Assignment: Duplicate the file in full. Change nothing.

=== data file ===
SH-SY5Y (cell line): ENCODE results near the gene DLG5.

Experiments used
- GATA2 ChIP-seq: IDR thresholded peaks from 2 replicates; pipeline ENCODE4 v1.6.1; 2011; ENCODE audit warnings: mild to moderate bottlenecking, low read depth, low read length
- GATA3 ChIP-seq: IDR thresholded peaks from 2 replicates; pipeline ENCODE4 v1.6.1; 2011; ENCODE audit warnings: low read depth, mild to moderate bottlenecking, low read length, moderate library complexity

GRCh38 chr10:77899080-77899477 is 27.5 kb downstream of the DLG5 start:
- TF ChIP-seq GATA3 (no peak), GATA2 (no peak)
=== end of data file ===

SH-SY5Y (cell line): ENCODE results near the gene DLG5.

Experiments used
- GATA2 ChIP-seq: IDR thresholded peaks from 2 replicates; pipeline ENCODE4 v1.6.1; 2011; ENCODE audit warnings: mild to moderate bottlenecking, low read depth, low read length
- GATA3 ChIP-seq: IDR thresholded peaks from 2 replicates; pipeline ENCODE4 v1.6.1; 2011; ENCODE audit warnings: low read depth, mild to moderate bottlenecking, low read length, moderate library complexity

GRCh38 chr10:77899080-77899477 is 27.5 kb downstream of the DLG5 start:
- TF ChIP-seq GATA3 (no peak), GATA2 (no peak)